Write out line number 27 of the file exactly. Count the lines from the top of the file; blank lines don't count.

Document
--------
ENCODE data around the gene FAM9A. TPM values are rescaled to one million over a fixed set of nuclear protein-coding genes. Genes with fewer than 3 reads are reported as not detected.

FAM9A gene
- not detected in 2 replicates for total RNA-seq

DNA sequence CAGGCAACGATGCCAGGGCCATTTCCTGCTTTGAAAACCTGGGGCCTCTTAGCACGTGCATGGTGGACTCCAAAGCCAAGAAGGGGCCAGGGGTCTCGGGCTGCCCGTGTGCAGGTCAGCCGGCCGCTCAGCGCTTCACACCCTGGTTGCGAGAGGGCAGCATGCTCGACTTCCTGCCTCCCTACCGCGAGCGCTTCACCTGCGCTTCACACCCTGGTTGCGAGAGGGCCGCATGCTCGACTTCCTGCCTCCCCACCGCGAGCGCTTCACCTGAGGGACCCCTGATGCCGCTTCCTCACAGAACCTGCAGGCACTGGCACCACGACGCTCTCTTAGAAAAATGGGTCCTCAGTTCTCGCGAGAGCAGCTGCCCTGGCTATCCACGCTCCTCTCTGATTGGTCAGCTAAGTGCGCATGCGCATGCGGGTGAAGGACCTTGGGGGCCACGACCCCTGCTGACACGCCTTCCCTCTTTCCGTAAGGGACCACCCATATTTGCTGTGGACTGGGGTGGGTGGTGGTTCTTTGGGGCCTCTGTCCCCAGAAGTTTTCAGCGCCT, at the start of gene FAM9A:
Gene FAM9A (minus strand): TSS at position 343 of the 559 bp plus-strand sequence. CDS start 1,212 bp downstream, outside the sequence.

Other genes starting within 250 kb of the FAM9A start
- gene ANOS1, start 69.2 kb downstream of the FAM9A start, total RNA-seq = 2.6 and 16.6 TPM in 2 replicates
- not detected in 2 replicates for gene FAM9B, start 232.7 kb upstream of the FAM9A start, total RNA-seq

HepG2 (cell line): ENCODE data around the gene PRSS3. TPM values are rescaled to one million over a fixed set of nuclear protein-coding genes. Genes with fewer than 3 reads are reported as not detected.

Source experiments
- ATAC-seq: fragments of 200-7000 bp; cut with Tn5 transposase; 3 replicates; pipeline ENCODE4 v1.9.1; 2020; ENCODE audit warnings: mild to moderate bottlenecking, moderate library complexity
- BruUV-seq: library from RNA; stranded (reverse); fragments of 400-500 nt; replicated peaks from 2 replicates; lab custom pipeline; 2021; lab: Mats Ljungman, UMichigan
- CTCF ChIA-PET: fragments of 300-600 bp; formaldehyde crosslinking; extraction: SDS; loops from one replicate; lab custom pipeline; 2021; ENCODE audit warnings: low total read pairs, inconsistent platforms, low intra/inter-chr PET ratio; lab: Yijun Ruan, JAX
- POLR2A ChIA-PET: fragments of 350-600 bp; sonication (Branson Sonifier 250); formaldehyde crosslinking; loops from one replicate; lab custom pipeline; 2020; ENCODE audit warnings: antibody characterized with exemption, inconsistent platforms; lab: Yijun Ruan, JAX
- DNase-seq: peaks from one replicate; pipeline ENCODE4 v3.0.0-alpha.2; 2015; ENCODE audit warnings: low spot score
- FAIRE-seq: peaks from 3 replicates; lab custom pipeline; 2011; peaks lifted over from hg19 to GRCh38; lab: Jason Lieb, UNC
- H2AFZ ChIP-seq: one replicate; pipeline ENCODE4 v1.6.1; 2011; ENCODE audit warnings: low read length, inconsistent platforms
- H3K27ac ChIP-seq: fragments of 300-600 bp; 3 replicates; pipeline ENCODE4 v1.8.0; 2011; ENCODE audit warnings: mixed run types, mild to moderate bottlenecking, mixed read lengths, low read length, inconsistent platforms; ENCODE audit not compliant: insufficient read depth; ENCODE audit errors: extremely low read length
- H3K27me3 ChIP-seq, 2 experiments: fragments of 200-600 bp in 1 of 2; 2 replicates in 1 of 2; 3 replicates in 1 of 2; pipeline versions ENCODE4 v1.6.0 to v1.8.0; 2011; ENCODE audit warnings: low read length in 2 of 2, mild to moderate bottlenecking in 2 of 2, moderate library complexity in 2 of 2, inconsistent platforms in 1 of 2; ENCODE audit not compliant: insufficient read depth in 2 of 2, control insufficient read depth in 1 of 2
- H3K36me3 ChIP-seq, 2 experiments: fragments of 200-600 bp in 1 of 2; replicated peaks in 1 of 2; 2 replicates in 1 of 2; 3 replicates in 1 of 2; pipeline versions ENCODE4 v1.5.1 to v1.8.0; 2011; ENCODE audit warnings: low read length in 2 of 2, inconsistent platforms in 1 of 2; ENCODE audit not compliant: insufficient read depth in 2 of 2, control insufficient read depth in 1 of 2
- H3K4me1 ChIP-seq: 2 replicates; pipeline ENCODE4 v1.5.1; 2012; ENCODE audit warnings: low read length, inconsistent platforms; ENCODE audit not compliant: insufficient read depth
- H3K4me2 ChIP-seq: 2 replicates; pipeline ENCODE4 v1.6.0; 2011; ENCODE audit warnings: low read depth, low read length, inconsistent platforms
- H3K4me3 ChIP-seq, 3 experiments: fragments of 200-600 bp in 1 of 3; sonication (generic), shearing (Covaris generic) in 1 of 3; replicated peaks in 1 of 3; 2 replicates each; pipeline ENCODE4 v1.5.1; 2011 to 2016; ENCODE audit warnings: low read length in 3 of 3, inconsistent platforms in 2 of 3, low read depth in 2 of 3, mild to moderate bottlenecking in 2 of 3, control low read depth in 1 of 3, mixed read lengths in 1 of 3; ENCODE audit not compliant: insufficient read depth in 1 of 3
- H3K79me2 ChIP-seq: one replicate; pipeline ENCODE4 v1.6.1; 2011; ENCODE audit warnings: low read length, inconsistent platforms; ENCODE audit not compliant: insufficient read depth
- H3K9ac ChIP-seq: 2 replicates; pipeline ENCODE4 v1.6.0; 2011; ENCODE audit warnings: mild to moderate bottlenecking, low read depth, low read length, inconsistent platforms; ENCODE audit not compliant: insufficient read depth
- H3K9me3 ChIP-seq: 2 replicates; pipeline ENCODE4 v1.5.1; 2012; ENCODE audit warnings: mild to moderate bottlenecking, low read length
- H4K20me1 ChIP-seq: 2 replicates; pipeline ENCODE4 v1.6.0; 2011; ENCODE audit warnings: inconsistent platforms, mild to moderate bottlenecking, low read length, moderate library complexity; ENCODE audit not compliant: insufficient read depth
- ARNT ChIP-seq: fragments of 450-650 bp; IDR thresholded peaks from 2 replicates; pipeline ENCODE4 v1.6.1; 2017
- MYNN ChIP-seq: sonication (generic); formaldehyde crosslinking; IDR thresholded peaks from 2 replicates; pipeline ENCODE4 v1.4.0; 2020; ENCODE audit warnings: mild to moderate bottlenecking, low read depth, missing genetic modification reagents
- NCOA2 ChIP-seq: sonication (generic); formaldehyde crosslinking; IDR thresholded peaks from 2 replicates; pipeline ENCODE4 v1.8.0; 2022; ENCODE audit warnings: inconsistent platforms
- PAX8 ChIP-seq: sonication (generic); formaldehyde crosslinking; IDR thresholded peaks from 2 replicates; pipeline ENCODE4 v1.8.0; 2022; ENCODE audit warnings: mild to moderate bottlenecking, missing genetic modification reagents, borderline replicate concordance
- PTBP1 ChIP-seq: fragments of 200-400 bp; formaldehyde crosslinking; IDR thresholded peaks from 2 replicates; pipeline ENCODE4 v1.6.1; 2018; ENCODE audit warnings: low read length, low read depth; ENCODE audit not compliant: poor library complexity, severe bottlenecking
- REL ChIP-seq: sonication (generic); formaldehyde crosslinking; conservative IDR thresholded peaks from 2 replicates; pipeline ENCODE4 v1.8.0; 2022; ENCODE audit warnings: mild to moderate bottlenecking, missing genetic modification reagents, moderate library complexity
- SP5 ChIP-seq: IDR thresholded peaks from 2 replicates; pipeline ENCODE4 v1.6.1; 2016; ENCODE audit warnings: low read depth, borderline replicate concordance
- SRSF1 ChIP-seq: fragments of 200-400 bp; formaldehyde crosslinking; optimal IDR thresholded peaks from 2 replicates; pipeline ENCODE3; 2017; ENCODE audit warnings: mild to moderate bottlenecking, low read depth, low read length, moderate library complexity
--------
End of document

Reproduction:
- H4K20me1 ChIP-seq: 2 replicates; pipeline ENCODE4 v1.6.0; 2011; ENCODE audit warnings: inconsistent platforms, mild to moderate bottlenecking, low read length, moderate library complexity; ENCODE audit not compliant: insufficient read depth